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# Minimizing the Computations Required to Fill a Matrix Describing Relationships Between Members of a Rectangular Array

IP.com Disclosure Number: IPCOM000045638D
Original Publication Date: 1983-Apr-01
Included in the Prior Art Database: 2005-Feb-07
Document File: 3 page(s) / 57K

IBM

## Related People

Weeks, WT: AUTHOR [+2]

## Abstract

Faster computation is permitted of LSI package electrical parameters by utilizing inherent symmetry characteristics to eliminate redundant calculations.

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Minimizing the Computations Required to Fill a Matrix Describing Relationships Between Members of a Rectangular Array

Faster computation is permitted of LSI package electrical parameters by utilizing inherent symmetry characteristics to eliminate redundant calculations.

Often, in the design of LSI packages it is necessary to calculate the effect of rectangular ground or power planes on wiring capacitance or inductance. To do so, it is necessary to calculate the surface charge or current density on the plane. The usual procedure is to divide the plane into rectangular cells and assume the charge or current density is constant over each cell but varying in value from one cell to the next. The rectangular plane is divided into M divisions in the vertical dimension and N divisions in the horizontal dimension.

Existing computer programs compute MN(MN+1)/2 integrals, P.(ij,) representing all possible interactions between the MN cells. However, because of the symmetry of a rectangular plane, many of the integrals have the same value. The following systematic procedure determines, before evaluation, which integrals will have the same value, thus reducing substantially the number of integrals that need be evaluated.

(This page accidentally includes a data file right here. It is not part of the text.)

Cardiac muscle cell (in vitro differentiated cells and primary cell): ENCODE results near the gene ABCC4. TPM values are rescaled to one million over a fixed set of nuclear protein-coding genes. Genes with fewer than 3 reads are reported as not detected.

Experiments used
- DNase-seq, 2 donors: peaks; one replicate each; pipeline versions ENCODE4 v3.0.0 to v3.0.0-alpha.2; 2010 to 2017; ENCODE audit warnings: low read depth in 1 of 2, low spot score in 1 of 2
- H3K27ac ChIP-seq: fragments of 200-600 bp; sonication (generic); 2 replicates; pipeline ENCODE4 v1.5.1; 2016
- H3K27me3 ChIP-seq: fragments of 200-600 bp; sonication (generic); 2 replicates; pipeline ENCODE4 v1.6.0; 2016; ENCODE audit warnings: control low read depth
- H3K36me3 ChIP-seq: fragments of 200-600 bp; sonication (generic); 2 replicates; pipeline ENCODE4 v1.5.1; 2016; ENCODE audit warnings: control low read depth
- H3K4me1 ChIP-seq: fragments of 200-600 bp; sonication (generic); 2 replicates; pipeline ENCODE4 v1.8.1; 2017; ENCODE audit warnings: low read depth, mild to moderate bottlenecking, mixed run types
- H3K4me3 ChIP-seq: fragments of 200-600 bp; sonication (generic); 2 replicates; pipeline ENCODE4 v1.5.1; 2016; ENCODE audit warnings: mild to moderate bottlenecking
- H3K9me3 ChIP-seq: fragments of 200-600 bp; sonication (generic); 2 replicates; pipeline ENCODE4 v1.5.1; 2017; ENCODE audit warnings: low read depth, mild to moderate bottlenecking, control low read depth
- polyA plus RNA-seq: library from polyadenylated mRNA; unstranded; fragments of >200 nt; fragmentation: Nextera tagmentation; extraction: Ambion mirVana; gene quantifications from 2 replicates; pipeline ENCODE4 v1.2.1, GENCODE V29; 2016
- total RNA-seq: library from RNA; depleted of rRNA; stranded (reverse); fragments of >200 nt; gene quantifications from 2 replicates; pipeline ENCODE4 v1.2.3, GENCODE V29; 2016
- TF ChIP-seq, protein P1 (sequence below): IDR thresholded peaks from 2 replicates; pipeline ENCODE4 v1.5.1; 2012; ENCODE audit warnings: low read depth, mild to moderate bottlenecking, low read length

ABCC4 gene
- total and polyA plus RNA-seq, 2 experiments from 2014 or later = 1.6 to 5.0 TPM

Of concern here are two symmetry operations, V and H, which map a rectangle onto itself. V - Reflection through a vertical axis of symmetry (same as rotation by 180 degrees about that axis). H - Reflection Through a horizontal axis of symmetry (same as rotation by 180 degrees about that axis). One implements the two symmetry operations by means of an array called the KEY matrix. The KEY matrix is an M by N matrix of integers stored columnwise. It is initialized as follows.

The V symmetry operation is implemented by replacing each column of KEY by its mirror image through a vetical axis through the center of the matrix. The H symmetry operation is implemented by replacing each row by its mirror image through a horizontal axis through the center of the matrix. For example, consider the 3 by 3 cell subdivisions shown in Figs. 1a through 2b. One has

Thus, KEY contains a permutation of the cell numbers which describes the transformation.

The P matrix, which is always symmetric, is stored in the usual format for symmetric matrices, that is, upper triangle stored columnwise. Thus, P(i+j (j- 1)/2) contains P(ij). Since P has MN rows and MN columns, the P matrix contains MN(MN+1)/2 entries.

A LOC matrix also is used which contains the indices in the P array of the distinct elements in the P matrix. The elements of the LOC matrix are in a one to one correspondence with the elements of the P m...